Stuck on a print brief?

Ask yourself... What Would Paul & Nigel Do?

This is the first in a sub-series I am planning on what we can learn from some of the masters of our craft. And there is no question that Paul Belford and Nigel Roberts are among the best print teams ever to have walked this earth.

In fact if I were given a print brief and told that the resulting ad HAD to get in the D&AD annual or I would lose my house... I would ring up Paul & Nigel.

They have a very specific approach to print advertising, and I am going to suggest that - if you are stuck on a print brief - it might be useful to give it a try. Maybe you come up with nothing. But at the very worst, you have had a half hour break from your normal working method.

Funnily enough, although Paul & Nigel's ads always have a fantastically modern sensibility, I suspect that their approach is an old-fashioned one (N.B. I have never spoken to either of them about how they work. Everything I am writing here is reverse-engineered from their product).

We all know how a normal print ad is constructed:

The headline and the visual work together in harmony. Take away the line, and the visual doesn't communicate anything. Take away the visual, and the line doesn't make sense either.

This has been the standard approach, ever since Bill Bernbach first decided to have art directors and copywriters sit together.

Now here's a Paul & Nigel ad (you may need to click on some of these to enlarge them).



As you can see, the entire message is carried in the headline. The visual is, strictly speaking, unnecessary. Technically, it's a piece of graphic design, that illustrates the ad, rather than an advertising visual that works hand-in-glove with the line. Basically, they've written a great line about soup, and then just illustrated it with a cool picture of a splash of soup.

Here's a couple more examples.




Here, even more obviously, we see that the visuals are 'mere' graphic design, accompanying the headline. In actual fact they are full of little ideas - the mouse and the sound waves all being relevant to sound, for example. But again, they're working to amplify the line, not complete it.

Of course, this method isn't easy. You almost certainly won't be able to do ads as good as these - Nigel's headlines are among the best in the world, and so is Paul's art direction.

But if you fancy a change, try their approach. (Don't worry that your ads will end up looking like theirs. Paul & Nigel's campaigns don't look like any of their other campaigns).

First of all, each of you must sit down and write headlines. Don't try to think visually at all. Write lots of them. Paul & Nigel were part-schooled at Leagas Delaney, where Tim Delaney is notorious for 'weighing' a pile of print ads in his hand before a review. The man reveres quantity. Perhaps he understands that, as I think Dave Trott said - "the way to write a good ad is to write a lot of them."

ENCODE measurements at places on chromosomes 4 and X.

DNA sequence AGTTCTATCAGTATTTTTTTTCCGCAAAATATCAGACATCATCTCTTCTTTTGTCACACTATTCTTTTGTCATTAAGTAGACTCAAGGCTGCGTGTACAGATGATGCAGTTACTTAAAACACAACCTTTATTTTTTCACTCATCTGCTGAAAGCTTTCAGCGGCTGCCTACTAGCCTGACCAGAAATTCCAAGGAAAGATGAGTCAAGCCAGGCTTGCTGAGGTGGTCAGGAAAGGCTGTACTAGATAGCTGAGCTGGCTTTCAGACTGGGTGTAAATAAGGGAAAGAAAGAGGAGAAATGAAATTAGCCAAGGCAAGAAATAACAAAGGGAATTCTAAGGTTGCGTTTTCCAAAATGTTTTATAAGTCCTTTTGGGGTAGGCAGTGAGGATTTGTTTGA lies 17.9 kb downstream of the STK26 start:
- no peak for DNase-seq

So write lots of headlines. Literally, at least a hundred. (It isn't so hard, when you free yourself from trying to write 'ads', and just write headlines). Then leave them for a day. Then pick the best three.

If you can, think of a really interesting way to set these headlines (here's a couple of examples, again from Paul & Nigel):




Then choose which part of your line you are going to illustrate (either photographically or via illustration).

For example if the line is about eggs, get hold of the most interesting photo ever taken of an egg. Try a crazy crop of it.

Use that in the layout as reference, until you can shoot your own.

Anyway, that's today's tip, sorry it was on a Wednesday again. Do let me know what you think.

Previous Tips:

The Hidden Flaw; How To Write Copy; Be Funny All The Way Through; How To Do Virals; How To Get A Pay Rise; Be Wary Of Punding; Challenge The Brief; Tell The Truth; Playing To Lose; How To Write Headlines; How To Do Direct; How To Do Radio; How To Do Press; How To Do TV; How To Do Digital; How To Do Posters; Look At Weird Shit; Presenting To The Client; Presenting To The Team; Presenting To The Creative Director; How To Deal With Rejection; Look Creative; Don't Be Afraid To Ask; Your Idea Has To Be 120%; Read Iain's Tips; Don't Behave; How To Discuss Ideas; Read Hugh's Tips; How To Get A Job In Advertising Part IV - How To Turn A Placement Into A Job; How To Get A Job In Advertising Part III - How To Approach Agencies (re-print of Tip No. 7); How To Get A Job In Advertising Part II - How To Put A Book Together; How To Get A Job In Advertising Part I - FAQ; Make Friends With Traffic; Get Reference; Don't Stop Too Soon; Be Very; Breaking Up; Working Well With Your Partner; Finding The Right Partner; How To Approach Agencies; Never-Seen-Before Footage; Dicketts' Finger; Two Blokes In The Pub; Play Family Fortunes; Should You Take A Bad Job?; Don't Overpolish

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